Lack Of State Budget Worries Campers
KINGSTON TOWNSHIP — Tuesday marks the start of the fiscal year but the state’s new budget is sitting on the governor’s desk.
The 2014-2015 spending plan passed the state house and state senate Monday, but Governor Corbett says he won’t sign because the new budget does not call for pension contribution relief from state workers and lawmakers.
There’s also no tax on natural gas drillers and the state still controls liquor stores.
If the governor refuses to sign, the budget becomes law in 10 days by default.
A state senator from Northampton County says she voted no because she’s upset casino money is being taken away from property tax relief.
“It was a contract we made with the people of Pennsylvania and we’re breaking it. We’re pilfering tax dollars, I mean we’re pilfering from them to balance the budget, and that’s totally wrong,” said Sen. Lisa Boscola, (D) Northampton County.
The Corbett administration believes there’s enough money to keep state government operating, even without a new budget.
But the state’s budget problem could affect your weekend vacation plans.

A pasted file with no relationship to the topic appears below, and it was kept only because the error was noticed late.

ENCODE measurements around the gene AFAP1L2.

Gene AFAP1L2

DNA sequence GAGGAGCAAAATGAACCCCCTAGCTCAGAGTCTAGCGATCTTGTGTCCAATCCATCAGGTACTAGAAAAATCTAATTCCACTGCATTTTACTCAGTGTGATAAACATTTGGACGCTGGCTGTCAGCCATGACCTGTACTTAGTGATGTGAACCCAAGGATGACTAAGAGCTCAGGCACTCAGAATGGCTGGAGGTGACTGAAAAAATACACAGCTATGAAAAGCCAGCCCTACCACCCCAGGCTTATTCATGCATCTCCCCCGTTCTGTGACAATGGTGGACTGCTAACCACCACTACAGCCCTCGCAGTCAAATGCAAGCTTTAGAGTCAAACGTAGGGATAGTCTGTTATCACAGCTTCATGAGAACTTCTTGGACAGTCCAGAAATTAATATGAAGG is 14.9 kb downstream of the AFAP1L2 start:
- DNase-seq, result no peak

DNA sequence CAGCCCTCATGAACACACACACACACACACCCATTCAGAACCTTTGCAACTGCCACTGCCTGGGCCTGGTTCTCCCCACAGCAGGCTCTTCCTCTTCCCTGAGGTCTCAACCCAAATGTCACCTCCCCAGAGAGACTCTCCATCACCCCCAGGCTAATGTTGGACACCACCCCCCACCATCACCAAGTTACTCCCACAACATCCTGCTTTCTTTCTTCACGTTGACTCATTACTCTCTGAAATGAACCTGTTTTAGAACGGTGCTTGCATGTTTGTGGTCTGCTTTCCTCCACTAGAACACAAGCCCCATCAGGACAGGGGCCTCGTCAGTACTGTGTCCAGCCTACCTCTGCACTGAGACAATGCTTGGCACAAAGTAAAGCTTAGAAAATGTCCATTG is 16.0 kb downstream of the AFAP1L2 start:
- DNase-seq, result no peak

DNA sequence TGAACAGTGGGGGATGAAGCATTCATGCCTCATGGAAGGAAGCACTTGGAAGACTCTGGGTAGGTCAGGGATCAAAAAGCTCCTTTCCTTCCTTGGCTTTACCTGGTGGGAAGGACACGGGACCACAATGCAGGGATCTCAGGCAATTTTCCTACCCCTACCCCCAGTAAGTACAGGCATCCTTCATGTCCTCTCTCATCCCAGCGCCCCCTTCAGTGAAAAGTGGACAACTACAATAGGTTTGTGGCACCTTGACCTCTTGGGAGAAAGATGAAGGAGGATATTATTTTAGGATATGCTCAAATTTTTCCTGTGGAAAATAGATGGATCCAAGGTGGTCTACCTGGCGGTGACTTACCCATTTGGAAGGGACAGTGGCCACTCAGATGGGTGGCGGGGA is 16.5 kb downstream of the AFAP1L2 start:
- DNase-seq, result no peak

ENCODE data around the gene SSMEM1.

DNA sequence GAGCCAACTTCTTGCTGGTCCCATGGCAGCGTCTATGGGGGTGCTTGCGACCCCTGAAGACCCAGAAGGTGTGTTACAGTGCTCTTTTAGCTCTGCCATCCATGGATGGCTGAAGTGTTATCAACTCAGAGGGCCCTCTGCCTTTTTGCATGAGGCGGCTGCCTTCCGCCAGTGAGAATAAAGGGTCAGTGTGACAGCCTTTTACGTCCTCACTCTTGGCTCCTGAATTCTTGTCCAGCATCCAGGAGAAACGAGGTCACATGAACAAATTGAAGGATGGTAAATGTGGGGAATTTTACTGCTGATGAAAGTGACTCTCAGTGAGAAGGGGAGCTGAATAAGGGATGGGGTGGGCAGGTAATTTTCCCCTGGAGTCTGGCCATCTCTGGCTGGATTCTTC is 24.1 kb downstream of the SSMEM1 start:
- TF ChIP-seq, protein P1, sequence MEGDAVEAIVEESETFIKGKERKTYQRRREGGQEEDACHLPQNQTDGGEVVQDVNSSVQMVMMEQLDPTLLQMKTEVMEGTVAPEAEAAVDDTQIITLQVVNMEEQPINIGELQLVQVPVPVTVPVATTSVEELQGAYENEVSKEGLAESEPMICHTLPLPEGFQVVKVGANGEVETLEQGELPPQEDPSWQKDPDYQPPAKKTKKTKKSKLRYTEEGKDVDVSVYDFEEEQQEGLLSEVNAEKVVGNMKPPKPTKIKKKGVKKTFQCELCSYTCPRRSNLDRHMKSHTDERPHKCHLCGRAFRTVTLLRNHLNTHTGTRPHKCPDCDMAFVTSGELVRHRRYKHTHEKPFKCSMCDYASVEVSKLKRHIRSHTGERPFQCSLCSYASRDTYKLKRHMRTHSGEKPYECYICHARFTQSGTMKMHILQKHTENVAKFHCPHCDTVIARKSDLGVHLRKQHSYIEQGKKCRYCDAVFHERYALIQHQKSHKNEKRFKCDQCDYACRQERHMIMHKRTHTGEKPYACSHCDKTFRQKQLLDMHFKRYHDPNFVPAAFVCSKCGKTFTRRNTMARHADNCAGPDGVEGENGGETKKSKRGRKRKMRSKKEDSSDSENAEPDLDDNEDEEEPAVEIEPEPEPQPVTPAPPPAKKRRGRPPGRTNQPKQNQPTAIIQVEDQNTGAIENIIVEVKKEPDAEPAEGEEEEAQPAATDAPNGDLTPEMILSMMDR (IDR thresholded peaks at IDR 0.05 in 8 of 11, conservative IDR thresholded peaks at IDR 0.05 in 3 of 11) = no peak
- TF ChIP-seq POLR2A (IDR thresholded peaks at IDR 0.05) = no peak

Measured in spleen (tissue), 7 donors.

Pennsylvania has 120 state parks and many offer overnight camping. But with no budget and no money the state could be forced to close the gates.
Rose Miner flipped pancakes and cracked eggs on the griddle outside her camper at Frances Slocum State Park in Luzerne County. she wonders if this will be her last breakfast at the park.
“The park is a nice place. Let’s get this budget passed so people can have a good summer and enjoy the parks,” Miner said.
Miner is scheduled to be there for at least another week, and she worries the lack of a state budget could force the state to ask campers to leave until a new spending plan is in place.
The state budget problem comes at one of the worst possible times for state parks. A long holiday weekend is coming up. Management at Frances Slocum says every available camping slot is reserved for the long holiday weekend.
“If they close the park, it will be a real shame and it will be real hurtful for the economy to the state,” said Allan Hancock of Burnet, Texas.
Hancock and companion Claire Nybro are finishing up a stay at Frances Slocum. They’re on their way to another state park near Gettysburg. The couple says they’re drawn to Pennsylvania state parks because of their affordable rates.
“We’re funding your local economy as well, so if you shut it down and we have no place to go, then we’re not going to be staying in Pennsylvania. We won’t be visiting,” Nybro said.
Focusing on the Frances Slocum numbers alone, there are 100 camping spaces. Nightly rentals range from $19 to $34. It adds up, and the couple from Texas says there’s more. They buy supplies, and snacks, like their breakfast pizza, in local stores and restaurants. The Pennsylvania budget stalemate opens up a wide range of economic issues.